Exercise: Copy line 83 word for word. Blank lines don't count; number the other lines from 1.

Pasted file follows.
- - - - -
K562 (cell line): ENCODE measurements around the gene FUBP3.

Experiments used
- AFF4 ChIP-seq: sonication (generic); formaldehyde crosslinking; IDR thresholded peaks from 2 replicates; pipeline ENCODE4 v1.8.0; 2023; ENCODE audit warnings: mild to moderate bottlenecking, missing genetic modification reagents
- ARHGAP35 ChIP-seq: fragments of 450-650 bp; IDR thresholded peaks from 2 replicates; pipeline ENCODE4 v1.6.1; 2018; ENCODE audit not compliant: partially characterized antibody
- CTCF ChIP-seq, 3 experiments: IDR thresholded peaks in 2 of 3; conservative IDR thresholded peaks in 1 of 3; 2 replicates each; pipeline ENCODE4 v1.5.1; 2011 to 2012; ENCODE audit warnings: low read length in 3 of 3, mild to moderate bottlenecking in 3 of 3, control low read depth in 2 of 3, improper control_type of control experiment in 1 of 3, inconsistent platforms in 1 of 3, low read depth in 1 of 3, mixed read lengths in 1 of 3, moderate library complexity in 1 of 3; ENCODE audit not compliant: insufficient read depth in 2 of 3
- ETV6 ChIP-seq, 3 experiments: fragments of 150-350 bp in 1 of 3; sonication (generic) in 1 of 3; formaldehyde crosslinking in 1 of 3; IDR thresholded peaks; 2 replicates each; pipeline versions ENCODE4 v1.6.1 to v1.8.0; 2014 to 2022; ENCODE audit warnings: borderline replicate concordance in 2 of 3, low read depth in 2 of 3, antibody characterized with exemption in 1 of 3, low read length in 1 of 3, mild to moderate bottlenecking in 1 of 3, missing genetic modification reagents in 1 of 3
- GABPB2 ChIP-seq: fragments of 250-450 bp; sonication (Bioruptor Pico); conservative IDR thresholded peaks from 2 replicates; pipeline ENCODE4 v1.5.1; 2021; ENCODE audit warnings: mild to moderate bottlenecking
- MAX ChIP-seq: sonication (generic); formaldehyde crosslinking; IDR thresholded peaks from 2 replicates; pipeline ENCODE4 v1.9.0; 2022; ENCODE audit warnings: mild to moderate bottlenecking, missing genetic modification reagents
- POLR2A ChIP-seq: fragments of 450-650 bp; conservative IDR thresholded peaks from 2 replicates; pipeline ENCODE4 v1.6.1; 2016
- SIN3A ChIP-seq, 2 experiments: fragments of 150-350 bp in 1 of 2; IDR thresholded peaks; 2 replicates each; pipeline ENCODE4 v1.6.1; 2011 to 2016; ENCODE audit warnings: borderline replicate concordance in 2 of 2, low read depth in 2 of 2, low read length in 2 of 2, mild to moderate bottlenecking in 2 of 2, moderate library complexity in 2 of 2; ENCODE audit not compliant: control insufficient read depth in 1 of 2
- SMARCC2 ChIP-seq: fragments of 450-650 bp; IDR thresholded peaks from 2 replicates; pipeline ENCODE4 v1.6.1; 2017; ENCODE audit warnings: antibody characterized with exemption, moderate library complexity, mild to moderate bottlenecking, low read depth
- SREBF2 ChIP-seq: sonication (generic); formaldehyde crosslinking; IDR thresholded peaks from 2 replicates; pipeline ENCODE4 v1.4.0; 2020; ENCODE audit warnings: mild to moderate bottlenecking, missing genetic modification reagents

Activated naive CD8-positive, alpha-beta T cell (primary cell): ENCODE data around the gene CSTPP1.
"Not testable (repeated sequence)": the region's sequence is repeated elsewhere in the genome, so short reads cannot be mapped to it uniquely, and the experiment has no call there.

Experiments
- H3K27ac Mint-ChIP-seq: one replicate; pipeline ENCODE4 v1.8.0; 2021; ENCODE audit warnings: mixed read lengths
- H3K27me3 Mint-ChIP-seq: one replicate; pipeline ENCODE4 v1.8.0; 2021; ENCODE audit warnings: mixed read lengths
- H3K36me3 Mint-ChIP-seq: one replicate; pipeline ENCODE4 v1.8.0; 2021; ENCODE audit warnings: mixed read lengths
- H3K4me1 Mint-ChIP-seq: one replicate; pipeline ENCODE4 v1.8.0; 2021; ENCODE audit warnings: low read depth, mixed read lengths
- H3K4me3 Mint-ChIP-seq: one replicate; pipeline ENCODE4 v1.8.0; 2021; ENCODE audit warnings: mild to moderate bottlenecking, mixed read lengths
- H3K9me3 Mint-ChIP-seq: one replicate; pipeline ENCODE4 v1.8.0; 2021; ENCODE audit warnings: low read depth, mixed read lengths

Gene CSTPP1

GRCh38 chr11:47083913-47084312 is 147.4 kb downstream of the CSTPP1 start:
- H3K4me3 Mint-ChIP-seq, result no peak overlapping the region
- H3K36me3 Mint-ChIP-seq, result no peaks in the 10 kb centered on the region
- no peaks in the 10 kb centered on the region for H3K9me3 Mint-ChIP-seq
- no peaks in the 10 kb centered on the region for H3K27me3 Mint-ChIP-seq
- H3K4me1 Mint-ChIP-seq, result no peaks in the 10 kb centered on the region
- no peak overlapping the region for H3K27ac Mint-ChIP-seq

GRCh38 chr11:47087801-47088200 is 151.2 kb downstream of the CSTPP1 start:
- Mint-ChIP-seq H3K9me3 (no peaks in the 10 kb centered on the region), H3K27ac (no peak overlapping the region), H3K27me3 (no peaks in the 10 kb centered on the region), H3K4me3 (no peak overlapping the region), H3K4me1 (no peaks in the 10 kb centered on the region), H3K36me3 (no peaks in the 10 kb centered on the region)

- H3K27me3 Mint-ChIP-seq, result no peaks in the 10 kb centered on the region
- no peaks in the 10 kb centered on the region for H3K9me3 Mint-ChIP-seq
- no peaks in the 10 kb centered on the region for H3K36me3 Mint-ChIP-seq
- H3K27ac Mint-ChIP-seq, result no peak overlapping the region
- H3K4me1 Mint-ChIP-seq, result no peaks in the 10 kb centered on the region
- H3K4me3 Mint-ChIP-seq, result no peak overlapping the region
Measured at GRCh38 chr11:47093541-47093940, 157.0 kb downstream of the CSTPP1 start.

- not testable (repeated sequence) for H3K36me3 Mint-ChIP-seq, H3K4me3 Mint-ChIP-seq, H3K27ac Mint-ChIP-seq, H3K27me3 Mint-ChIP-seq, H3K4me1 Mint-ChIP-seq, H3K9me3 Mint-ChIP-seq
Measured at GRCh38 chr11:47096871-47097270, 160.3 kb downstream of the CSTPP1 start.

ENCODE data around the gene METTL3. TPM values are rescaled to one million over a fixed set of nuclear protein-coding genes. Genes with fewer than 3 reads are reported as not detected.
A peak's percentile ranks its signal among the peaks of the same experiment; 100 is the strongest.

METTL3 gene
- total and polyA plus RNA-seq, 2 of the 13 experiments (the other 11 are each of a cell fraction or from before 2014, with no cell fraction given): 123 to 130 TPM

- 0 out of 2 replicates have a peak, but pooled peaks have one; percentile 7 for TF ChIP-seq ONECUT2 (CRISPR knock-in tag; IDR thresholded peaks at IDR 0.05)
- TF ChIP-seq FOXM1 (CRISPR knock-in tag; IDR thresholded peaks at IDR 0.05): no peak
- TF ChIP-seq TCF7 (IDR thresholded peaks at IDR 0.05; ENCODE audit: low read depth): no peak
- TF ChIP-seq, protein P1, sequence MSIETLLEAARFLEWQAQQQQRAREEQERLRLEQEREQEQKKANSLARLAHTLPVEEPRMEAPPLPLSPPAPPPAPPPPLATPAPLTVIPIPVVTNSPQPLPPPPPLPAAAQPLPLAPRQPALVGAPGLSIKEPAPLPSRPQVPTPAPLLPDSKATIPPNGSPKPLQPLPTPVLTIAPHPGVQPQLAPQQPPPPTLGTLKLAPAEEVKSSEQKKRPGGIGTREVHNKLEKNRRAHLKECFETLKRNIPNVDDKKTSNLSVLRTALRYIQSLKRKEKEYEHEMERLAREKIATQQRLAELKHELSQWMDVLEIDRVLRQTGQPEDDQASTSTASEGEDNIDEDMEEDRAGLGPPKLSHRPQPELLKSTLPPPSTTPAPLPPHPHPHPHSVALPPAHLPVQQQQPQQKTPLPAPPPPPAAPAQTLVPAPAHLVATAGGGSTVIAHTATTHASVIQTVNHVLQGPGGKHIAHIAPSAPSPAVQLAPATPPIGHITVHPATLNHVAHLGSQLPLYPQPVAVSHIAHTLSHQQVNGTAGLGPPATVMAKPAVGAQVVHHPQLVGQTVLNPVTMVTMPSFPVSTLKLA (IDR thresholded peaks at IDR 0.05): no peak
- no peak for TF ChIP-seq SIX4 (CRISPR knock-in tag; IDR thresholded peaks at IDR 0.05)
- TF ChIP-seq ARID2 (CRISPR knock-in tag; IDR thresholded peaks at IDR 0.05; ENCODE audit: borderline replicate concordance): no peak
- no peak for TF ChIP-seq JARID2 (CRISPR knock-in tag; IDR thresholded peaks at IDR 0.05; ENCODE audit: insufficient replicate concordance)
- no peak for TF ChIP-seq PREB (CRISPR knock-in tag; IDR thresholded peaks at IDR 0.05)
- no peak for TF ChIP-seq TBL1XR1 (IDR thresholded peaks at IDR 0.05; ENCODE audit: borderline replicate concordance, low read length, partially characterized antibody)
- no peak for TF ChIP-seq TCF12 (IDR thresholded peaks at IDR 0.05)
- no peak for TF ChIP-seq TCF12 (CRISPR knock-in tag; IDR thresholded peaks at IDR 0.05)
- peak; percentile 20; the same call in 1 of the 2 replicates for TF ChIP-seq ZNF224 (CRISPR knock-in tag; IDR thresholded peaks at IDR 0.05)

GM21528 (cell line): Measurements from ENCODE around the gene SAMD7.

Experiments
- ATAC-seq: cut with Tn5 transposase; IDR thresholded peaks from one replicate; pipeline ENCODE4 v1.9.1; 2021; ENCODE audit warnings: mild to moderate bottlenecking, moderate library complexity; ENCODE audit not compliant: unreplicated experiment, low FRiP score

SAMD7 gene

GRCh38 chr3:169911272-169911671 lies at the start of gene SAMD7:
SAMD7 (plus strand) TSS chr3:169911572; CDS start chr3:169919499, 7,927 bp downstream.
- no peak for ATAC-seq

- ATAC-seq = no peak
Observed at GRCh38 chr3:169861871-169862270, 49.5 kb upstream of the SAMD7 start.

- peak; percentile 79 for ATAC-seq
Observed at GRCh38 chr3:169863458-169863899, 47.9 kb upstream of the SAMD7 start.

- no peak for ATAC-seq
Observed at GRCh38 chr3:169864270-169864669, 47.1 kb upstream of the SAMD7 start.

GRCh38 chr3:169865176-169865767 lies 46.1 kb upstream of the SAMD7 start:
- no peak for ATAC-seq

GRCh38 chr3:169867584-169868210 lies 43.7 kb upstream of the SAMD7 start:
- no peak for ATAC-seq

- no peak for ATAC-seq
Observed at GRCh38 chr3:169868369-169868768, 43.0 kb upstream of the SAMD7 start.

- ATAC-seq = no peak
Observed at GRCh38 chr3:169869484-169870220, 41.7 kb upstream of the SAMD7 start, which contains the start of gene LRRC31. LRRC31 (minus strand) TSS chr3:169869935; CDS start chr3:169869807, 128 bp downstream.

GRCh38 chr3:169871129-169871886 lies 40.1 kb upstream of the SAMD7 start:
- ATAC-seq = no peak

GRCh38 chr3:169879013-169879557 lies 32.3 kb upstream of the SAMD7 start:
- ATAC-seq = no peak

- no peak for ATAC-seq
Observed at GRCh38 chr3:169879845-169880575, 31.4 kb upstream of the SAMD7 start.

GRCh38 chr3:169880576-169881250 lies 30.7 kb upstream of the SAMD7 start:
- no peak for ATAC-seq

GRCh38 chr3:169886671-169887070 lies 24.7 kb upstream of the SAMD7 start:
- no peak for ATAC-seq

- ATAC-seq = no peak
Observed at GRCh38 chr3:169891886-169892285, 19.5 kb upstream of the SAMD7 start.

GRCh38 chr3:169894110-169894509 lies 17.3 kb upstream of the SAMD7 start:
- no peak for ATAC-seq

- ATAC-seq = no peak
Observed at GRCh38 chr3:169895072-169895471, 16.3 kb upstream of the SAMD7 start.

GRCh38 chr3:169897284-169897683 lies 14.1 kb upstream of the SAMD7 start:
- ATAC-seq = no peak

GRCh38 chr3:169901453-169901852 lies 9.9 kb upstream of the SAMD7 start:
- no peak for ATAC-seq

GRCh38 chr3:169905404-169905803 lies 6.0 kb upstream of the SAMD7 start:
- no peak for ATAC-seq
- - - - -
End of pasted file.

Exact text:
Observed at GRCh38 chr3:169879845-169880575, 31.4 kb upstream of the SAMD7 start.